Some observations: No matter how far you plan to hike, approximately 1 mile short of that distance you will swear you are dying and cannot go any further. Everyone on trail goes to bed at 8pm. Everyone wakes up about 6am, and then the stuffing of things into packs begin. Kilo and I are always the last ones to leave camp, but I finally have my morning stuffing of things into packs routine down now and no longer have to restuff my sleeping bag 3 times per morning to get it right. We stink. Not just a little. Every time the wind blows, I can smell myself. Everything we own is covered in dirt. I’m pretty sure we’ve even eaten our fair share of dirt. I guess this is me now.

Hiked through Mary’s today. Mary is a trail angel who dedicates a portion of her backyard to hikers. There are lifesize cut outs of John Muir, Walt Whitman and Henry David Thoreau with quotes from each of them, books to read at the picnic tables and even a Muir John (get it?…port-a-John complete with poetry inside).. Thank you, Mary!

Day 13: Middle of Nowhere to the San Bernardino National Forest

We see you in the distance Mt San Jacinto and we’re coming for you. First stop, Paradise Valley Cafe where they claim to have the “best burger on the trail.” Unfortunately we didn’t get to try the burger because they were not serving lunch yet. Full stack of pancakes, some sausage and about five cups of coffee later we were waddling up trail leaving the Anza-Borrego State Park and entering San Bernardino National Forest. Cactus slowly started to disappear and pine trees appeared in their place. Camped at a cold 5,200 feet.

Day 14: San Bernardino National Forest to SBNF, but Higher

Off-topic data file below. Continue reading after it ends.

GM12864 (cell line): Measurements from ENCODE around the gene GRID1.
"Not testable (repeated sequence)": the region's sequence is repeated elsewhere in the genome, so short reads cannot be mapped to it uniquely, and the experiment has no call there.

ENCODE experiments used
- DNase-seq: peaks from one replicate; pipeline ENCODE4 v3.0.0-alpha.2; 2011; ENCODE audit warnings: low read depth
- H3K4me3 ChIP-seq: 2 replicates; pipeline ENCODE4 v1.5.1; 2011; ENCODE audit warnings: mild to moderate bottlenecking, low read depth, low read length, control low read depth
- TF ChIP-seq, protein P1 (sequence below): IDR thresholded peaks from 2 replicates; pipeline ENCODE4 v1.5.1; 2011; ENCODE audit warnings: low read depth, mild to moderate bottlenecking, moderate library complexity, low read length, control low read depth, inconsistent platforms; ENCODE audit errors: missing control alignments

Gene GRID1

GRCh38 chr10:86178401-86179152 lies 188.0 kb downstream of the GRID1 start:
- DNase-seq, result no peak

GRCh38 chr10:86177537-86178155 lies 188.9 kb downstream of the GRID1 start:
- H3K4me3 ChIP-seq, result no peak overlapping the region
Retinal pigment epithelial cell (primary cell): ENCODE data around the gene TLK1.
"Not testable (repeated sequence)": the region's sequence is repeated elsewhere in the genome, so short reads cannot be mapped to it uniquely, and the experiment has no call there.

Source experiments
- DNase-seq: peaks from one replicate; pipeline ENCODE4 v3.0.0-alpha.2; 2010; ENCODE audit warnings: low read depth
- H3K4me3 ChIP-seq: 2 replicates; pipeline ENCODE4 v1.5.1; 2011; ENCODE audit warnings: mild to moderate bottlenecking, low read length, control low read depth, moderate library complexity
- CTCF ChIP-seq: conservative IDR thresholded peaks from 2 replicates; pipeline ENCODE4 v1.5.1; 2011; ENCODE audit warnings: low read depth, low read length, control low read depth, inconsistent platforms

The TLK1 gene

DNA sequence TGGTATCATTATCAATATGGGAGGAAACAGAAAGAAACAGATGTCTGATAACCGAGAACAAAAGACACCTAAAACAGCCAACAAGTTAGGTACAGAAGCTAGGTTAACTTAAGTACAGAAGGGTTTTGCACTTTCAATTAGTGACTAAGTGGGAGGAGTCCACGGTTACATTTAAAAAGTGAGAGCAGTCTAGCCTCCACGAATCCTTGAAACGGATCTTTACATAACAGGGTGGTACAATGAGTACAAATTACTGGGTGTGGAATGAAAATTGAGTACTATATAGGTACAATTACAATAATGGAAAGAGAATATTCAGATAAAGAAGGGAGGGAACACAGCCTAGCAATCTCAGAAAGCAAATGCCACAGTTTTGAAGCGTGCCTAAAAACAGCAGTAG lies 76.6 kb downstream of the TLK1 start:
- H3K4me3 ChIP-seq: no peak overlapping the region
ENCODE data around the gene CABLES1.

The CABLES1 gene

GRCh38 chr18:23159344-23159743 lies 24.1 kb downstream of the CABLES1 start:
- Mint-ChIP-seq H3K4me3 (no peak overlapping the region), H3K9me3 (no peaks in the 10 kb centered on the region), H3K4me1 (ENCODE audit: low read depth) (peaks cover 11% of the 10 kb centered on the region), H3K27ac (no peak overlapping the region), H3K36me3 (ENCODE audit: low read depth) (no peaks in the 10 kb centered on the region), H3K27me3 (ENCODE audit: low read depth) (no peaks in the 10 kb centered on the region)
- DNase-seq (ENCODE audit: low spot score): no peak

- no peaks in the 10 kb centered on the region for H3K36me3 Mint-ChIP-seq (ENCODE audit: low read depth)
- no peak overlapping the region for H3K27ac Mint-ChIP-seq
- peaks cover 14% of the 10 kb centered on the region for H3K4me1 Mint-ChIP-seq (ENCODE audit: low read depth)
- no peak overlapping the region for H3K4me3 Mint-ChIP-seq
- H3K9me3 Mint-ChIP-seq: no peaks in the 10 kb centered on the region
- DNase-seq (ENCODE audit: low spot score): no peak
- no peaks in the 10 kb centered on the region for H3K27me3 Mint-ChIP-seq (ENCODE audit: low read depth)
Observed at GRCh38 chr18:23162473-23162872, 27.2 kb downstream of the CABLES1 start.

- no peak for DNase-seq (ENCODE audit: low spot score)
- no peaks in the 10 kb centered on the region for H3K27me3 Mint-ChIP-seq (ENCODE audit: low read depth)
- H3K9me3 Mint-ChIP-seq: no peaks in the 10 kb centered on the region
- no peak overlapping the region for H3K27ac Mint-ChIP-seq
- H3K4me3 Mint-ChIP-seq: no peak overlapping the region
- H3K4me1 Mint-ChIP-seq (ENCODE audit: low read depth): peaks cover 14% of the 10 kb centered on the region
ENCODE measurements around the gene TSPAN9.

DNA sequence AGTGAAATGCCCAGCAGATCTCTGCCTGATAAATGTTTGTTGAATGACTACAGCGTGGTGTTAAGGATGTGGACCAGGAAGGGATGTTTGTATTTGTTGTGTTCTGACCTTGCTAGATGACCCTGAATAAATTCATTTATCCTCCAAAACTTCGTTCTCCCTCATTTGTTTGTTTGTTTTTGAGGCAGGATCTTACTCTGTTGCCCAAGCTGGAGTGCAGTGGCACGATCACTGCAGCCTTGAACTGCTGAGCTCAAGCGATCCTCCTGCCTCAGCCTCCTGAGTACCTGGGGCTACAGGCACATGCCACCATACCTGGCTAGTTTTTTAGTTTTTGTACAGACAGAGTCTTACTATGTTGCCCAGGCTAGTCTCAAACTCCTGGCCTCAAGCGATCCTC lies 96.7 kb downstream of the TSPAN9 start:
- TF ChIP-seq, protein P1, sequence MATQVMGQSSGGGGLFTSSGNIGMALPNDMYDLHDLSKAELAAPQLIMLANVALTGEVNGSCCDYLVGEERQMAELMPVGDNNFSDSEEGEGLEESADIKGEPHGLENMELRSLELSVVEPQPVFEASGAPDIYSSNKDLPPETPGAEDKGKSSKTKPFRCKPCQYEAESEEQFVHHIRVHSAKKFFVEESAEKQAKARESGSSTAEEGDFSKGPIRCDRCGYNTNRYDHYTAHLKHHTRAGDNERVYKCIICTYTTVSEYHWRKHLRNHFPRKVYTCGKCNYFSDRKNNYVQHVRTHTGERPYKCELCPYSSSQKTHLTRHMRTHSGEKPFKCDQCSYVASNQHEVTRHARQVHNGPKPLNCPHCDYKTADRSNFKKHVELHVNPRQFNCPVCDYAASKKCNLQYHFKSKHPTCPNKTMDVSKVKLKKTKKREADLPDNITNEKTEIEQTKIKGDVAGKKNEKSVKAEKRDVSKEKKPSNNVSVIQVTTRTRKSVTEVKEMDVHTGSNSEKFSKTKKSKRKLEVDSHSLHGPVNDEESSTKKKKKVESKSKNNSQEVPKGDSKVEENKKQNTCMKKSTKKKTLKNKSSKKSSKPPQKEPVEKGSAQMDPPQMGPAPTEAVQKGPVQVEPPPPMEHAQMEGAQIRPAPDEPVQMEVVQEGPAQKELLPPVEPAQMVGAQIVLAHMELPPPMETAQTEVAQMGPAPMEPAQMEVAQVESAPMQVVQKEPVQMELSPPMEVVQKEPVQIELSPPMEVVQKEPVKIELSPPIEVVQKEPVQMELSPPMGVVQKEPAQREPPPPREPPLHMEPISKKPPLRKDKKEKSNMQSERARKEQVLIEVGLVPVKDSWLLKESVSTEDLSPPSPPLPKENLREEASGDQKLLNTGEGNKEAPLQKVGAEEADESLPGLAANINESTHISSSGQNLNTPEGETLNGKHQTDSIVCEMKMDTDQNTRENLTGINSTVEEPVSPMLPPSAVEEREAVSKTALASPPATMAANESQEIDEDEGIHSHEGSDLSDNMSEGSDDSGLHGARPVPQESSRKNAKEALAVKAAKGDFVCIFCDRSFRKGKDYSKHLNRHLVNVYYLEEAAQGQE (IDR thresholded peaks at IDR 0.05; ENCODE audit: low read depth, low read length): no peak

As we were packing up camp this morning, an older gentleman who camped nearby said to us, “I take you guys have an affinity for drugs with names like Kilo and Crispy, you must like cocaine and you must smoke a lot of weed.” He thought he had overheard my name as Crispy. Hilarious. We’ve seen some drugs on the trail, but we aren’t carrying them. Challenging hike today. This section of the trail was just reopened after a large wildfire that tore through there a couple of years ago. Everything was still charred and crispy. Fallen, dead trees blocked the trail and created an obstacle course. Tomorrow…a long hike into Idyllwild.

Day 15: SBNF, but Higher to Idyllwild

Hardest day on trail thus far. Immediately we were faced with a 1,000 foot climb followed by a decision to follow the PCT via a super sketchy, icy path with a steep drop off or to climb up and over the saddle of the mountain (Apache Peak). We took one look at the sketch section, turned around and went over the saddle. Several times today we had to put on our microspikes to walk through icy sections of the trail. Finally we got to a point where we had to just leave them on because now we were walking on top of feet of snow (and sometimes post holing through the snow). We were now walking with Mona Lisa. A man and his dog are hiking the trail. The dog’s name is Mona so together their trail name is Mona Lisa. There is no path. Just footprints in the snow….that don’t always go in the correct direction as we soon learned. Crash course in navigation today serves as good practice for our future in the Sierra Mountains. Finally got down to the parking lot of the trailhead and immediately a couple from Los Angeles offered us a ride to Idyllwild town center which we gladly took to avoid the additional 3.2 mile walk. We were beat. But after taking our first real shower in over a week, we felt reborn enough to grab a large pizza. And a salad. We do try to eat some greens while in town. Tomorrow…our first zero day.